Divya Sood’s “Find Somebody to Love” is first and foremost a story of unrequited love. Secondly, it is an intriguing, insightful, and impactful look into the South Asian community and the nuances of reconciling what can seem like conflicting identities.
“Find Somebody to Love” uses the vantage points of two different people struggling with their identities and loves throughout different stages in their life. The novel explores what it means to be a part of the LGBTQ+ community and the intersectionality of their characters’ identities.
The characters that take center stage in this tale are Priya and Prem, close cousins who live in opposite sides of the world. Priya holds the responsibility of doing justice to both their stories as the narrator of our story. Priya is an optician in Queens and Prem owns a business in India, whose story, it is made clear early on, ends in tragedy. They confide in each other even as they live separate lives so far apart.
From her perspective in modern-day New York City, Priya relates her story understanding her sexuality looking back at her college experience and her best friendship with Leyla, which turns into fierce but unrequited romantic love on Priya’s side. As she reflects back on this in her thirties, she also reflects on Prem’s experience as a closeted gay man in India, who ends up marrying and having a child with a woman he knows he can’t love.
While the writing style may veer into the melodramatic at times, Sood successful navigates intertwining the storylines of these characters together throughout time and place. The parallels in their lives emerge subtly but clearly even as they exist in vastly different cultures.
One of the highlights of “Find Somebody to Love” is the visceral nature of Sood’s storytelling. Through every painful and joyful twist and turn that this book walks you through, it’s impossible not feel the deep and conflicting emotions of what the characters are living, often causing the reader to cringe at their turmoil.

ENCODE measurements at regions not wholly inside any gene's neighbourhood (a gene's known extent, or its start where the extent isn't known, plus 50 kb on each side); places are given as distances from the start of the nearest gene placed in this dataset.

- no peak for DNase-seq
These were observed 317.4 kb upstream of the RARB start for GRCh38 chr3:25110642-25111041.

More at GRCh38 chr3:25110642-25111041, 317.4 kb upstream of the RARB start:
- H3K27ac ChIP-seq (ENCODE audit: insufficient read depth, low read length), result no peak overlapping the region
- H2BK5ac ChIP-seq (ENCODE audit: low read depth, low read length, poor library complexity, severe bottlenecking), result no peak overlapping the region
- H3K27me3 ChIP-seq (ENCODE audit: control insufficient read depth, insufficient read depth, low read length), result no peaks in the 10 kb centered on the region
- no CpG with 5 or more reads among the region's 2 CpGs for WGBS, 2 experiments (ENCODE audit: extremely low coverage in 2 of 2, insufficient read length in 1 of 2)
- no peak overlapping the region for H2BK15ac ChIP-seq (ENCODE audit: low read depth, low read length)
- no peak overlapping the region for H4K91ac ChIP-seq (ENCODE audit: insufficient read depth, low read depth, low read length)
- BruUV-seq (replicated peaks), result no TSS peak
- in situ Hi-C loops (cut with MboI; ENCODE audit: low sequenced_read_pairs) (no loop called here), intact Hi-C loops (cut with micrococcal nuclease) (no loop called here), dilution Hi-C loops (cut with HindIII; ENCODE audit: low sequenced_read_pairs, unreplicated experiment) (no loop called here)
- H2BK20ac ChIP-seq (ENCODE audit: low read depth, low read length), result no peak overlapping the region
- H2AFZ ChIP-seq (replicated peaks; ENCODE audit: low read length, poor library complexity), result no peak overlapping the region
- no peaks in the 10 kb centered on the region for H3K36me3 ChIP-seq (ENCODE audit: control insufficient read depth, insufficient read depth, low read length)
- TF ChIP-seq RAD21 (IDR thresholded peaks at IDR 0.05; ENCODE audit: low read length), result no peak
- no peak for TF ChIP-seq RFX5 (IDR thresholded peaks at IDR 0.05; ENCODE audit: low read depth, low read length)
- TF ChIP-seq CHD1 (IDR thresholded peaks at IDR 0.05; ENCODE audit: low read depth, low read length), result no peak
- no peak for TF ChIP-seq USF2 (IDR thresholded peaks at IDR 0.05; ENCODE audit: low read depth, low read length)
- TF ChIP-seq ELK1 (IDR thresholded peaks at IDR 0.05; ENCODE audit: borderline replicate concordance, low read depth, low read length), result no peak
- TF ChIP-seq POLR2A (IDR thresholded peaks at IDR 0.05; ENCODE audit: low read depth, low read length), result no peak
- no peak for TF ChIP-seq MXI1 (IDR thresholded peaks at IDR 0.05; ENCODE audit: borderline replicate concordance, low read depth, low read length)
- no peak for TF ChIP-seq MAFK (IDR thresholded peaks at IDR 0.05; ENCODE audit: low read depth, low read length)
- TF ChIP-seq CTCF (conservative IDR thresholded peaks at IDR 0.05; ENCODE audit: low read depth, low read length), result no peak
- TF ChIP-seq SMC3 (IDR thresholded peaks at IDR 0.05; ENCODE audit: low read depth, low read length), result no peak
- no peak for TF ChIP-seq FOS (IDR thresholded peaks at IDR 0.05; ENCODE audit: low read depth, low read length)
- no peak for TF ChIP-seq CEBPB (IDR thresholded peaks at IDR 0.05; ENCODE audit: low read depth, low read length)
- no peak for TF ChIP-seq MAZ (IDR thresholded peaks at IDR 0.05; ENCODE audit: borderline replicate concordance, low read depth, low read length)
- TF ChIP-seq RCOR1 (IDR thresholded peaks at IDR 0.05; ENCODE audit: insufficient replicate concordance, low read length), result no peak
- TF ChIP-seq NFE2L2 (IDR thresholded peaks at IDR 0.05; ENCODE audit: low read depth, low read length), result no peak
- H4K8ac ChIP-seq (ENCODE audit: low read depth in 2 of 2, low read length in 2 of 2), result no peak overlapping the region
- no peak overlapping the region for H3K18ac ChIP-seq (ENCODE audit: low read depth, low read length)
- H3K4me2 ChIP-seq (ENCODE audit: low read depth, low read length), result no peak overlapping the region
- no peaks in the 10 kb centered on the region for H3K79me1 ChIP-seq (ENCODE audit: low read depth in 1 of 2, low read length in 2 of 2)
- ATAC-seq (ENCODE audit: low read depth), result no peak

Finally, you can’t talk about “Find Somebody to Love” without talking about the characters that inhabit the small world of the eyeglasses store, 20/20. They fill their roles in almost stereotypical fashion, if not for the uniquely specific quirks Sood skillfully places upon them. From investment banker turn optician Ed’s strong affinity for biriyani to Leyla’s ability to channel unending amounts of patience in the face of frustration and judgement, the relationships between these characters carry the novel over the finish line.
“Find Somebody to Love” helps fill in the gap in South Asian American literature that addresses the experience of the LGBTQIAP+ community in South Asian communities and goes it in a way that is honest and touching. It uses the specificity of one story to touch on universal themes. It’s the diverse, intersectional content of which we deserve to see more.